With more than 5,000 miles of cross-country biking as the testing ground, I set out to determine which Brooks saddle is friendlier on the fanny.
In 1888, Brooks England began making leather saddles. Nearly 130 years later, the classic B17 Standard is among riders’ favorites for long distances. But, four years ago, the brand launched the Cambium, a softer rubber seat.
So I tested both during a 4,700-mile route across the United States, pitting the brand’s oldest model against its newest to see how they’d hold up.
Brooks B17 Standard Leather Bike Saddle
Similar to the horse saddles Brooks once made, B17 saddles use stretched leather “hammock construction” that requires a break-in period. With proper maintenance and care, the leather will mold to your body and last for years.
For this test, I rode on the B17 S Standard for 2,500 miles over almost three months.
Note: For both B17 and C17 models, the “S” stands for “short” and generally fits better to female anatomy.
Brooks B17 S Standard
- Frame: Steel
- Weight: 460 grams
- Dimensions: 242mm x 176mm x 58mm
- Cost: $145 msrp ($140 at Backcountry)
Brooks C17 S Cotton-Rubber Bike Saddle
The C17 saddle still models after the B17 but is instead made of vulcanized natural rubber and organic cotton. Marketed as “ready to ride,” the saddle is waterproof, durable, and maintenance free.
The sleek design looks sportier than other Brooks saddles. I rode on a C17 S for roughly 2,200 miles over two months.
Brooks C17 S
- Frame: Steel
- Weight: 415 grams
- Dimensions: 283mm x 162mm x 52mm
- Cost: $160 msrp ($129 at REI)
First Test: 2,200 Miles on Brooks C17 S
For this tour, I came right off the couch and was thankful to get a bike seat that needed no break-in period. The natural-tan cotton top and steel components have an eco-minimal look, but it also comes in all black.
The saddle absorbs bumps well without being too bouncy, and the low-profile design stayed away from my thighs, eliminating chafing issues. Cycling in bike shorts, I felt that the cotton material helped keep my butt in place.
I had no issues with worn clothing, but my bike partner on the same saddle (men’s version) wore through two pairs of khakis. Maybe you have to give up cycling in denim to use vegan bike saddles that are ready to ride.
As for durability, 2,200 miles, countless scrapes, rain storms, and one small crash later, I can say that the C17 holds up.
That said, there are some trade-offs for such an easy bike seat. While I didn’t experience any numbness while riding, long days on the bike would leave my sit bones feeling pretty tender.
C17 summary: When not delicately getting off my bike at the end of the day, I enjoyed my time on the C17. The initial comfort paired with incredible durability makes this a worthy addition to any cyclists kit. If you only ride for a couple of hours at a time and want a saddle you can really beat up, take a look at the Cambium model.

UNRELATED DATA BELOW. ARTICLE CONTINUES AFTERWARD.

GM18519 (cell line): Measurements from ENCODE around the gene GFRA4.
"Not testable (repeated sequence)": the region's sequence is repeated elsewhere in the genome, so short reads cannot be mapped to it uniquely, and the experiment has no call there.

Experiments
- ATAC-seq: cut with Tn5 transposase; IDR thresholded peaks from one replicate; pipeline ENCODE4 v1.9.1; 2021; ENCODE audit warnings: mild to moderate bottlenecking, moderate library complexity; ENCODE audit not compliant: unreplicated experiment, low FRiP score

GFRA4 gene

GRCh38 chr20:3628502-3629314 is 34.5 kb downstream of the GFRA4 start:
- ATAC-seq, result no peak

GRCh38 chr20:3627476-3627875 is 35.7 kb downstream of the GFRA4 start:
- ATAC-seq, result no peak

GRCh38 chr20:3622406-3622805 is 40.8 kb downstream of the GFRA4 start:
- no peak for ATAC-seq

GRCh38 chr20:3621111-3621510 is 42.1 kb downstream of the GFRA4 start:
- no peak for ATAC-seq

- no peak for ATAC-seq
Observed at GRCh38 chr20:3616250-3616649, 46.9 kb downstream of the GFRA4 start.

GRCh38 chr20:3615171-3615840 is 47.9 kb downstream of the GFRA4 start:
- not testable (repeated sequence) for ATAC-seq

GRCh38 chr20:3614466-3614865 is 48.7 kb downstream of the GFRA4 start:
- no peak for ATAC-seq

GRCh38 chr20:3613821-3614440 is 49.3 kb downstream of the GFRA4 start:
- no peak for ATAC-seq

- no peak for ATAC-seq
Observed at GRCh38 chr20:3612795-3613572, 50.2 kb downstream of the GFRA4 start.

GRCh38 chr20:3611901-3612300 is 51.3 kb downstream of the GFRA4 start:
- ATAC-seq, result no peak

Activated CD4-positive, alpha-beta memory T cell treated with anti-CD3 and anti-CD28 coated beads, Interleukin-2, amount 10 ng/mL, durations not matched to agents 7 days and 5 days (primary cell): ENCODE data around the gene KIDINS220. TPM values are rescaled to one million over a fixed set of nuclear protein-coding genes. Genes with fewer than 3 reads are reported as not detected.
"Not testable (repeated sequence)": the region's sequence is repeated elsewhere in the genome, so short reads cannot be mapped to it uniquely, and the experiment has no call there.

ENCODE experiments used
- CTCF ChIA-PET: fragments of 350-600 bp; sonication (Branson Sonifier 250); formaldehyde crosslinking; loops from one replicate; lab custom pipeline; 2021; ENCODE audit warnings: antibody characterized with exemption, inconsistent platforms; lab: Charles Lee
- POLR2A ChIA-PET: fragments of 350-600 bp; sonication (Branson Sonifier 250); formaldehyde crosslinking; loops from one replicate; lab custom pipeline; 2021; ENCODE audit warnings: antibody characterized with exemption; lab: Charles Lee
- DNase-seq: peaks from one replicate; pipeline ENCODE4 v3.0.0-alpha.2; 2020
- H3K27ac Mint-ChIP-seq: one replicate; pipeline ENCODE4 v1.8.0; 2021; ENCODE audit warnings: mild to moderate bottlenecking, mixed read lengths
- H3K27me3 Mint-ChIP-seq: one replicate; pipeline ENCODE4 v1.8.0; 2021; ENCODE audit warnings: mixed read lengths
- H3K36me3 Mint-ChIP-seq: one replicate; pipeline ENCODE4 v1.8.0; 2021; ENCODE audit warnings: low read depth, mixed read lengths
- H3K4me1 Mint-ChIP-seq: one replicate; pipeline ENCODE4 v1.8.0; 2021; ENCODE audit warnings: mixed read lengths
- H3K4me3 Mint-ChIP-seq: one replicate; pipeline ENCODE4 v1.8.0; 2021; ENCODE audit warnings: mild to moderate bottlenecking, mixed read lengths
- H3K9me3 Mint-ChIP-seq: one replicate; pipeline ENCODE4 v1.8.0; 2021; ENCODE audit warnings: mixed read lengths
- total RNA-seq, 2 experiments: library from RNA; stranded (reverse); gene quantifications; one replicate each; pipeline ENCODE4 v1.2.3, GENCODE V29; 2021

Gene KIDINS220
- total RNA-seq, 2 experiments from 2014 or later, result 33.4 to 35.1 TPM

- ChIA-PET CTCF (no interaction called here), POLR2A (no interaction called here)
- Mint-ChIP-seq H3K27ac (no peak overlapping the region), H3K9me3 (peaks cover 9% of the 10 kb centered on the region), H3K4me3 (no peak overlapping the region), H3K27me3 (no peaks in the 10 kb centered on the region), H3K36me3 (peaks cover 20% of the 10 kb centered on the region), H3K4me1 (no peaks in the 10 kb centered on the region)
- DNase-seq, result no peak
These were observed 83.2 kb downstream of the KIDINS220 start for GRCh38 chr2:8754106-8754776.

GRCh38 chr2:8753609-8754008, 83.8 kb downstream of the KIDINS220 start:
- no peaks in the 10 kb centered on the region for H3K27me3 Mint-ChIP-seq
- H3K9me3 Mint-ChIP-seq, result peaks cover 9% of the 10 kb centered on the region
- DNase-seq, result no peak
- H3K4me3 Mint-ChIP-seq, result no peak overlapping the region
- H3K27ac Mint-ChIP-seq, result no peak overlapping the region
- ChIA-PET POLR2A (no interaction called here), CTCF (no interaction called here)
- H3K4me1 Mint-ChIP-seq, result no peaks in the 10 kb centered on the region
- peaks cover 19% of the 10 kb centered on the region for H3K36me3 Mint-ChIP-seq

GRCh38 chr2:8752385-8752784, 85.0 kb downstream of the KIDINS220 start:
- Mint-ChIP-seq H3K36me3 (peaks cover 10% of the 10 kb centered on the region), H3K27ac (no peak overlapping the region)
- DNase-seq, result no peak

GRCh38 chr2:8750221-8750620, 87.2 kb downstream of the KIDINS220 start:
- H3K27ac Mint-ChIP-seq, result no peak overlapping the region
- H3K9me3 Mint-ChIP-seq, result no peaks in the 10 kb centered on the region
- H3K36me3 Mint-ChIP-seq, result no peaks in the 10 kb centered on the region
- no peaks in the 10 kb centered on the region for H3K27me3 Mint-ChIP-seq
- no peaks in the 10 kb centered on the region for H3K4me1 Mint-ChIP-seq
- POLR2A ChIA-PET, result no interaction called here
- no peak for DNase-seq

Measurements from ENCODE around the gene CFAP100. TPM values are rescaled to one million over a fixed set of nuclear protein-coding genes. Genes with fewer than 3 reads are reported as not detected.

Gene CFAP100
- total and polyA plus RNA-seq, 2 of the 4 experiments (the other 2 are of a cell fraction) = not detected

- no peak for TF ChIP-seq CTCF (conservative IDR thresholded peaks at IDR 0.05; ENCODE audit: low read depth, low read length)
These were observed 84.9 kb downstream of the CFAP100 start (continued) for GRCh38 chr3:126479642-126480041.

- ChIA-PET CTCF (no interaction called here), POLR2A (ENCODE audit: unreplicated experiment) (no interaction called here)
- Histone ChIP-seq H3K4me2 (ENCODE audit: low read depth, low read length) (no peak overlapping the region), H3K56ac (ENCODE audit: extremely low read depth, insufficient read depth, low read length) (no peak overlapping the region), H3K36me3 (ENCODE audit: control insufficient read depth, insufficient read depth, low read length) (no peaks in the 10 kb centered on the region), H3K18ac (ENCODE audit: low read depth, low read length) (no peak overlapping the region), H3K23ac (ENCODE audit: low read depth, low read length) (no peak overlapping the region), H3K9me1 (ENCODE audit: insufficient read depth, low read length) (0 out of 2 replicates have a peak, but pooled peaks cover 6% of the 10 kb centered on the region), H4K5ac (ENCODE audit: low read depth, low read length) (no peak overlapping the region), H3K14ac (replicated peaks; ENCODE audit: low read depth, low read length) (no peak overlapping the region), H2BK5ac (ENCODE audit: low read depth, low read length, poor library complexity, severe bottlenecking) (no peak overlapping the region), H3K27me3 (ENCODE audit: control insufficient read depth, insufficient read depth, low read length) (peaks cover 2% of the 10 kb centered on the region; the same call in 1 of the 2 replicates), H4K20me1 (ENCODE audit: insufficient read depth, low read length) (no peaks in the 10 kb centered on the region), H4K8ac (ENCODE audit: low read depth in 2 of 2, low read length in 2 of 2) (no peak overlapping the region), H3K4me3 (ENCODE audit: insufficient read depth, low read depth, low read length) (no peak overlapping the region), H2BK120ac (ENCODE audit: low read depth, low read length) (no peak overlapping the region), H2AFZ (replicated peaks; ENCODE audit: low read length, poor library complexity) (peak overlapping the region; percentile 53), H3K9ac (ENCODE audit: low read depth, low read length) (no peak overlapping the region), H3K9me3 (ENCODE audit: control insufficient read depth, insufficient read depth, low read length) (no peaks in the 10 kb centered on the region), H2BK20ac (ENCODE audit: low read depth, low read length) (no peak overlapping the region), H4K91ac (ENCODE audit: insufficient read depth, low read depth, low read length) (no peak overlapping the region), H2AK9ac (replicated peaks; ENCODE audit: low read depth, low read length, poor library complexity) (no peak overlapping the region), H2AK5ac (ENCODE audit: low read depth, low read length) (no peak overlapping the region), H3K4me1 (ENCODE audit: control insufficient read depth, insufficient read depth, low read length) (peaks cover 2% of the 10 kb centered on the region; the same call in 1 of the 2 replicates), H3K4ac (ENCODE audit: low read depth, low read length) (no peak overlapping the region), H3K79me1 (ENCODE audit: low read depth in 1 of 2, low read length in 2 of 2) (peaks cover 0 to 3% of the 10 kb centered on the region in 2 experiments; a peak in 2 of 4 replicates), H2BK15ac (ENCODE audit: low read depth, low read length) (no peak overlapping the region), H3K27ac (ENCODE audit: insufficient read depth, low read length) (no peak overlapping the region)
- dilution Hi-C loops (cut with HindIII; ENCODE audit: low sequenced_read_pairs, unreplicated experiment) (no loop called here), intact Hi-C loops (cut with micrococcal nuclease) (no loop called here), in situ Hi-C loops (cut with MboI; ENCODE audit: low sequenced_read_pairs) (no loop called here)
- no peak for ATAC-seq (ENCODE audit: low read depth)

Final 2,500 Miles: Brooks B17 Test
It took a lot more tinkering to get the right fit, but once I did, the break-in period flew by. Soon I had a beautiful honey-leather saddle cradling my sit bones.
Of course, no saddle is perfect. Rain can cause damage to the leather and speeds up wear, and wet leather can bleed into clothing. If you protect your saddle from the elements and care for it properly, it will last through many tours.
B17 summary: Of course, no saddle can be perfect. Because of the extra material on the leather seats, I actually experienced more thigh chafing on this seat than the C7—though it was nothing a little glide couldn’t fix. This mostly happened when the leather was wet. Once adjusted and broken in, the B17 saddle provided comfort I have never before experienced on a bicycle. After hours of steady riding, my butt wasn’t sore, and I could hop off the bike like a spring chicken. The saddle looks good and feels even better.
Results: ‘Standard’ is Still The Standard
While the saddles are essentially the same model with different materials, they give very distinct rides. The rugged bounciness of the C17 is more suited to day trip use: perhaps a commuter, track, or mountain bike. With a slightly more expensive price tag, you are trading the extra cash for a comfortable-enough, no maintenance saddle.
Meanwhile, the B17 is less expensive. But if you’re not willing to put in some care and physical effort for the break-in period, it’s not the saddle for you. Cycling around 60 miles a day for weeks on end, the break-in period flew by for me, and I was soon riding on a butter-smooth seat.
After trying both, I (and my bum) have to claim the B17 as the superior saddle in regards to comfort over long distances. With 2,500 miles on it, and hopefully many more, it could be the last saddle I’ll buy for a long time.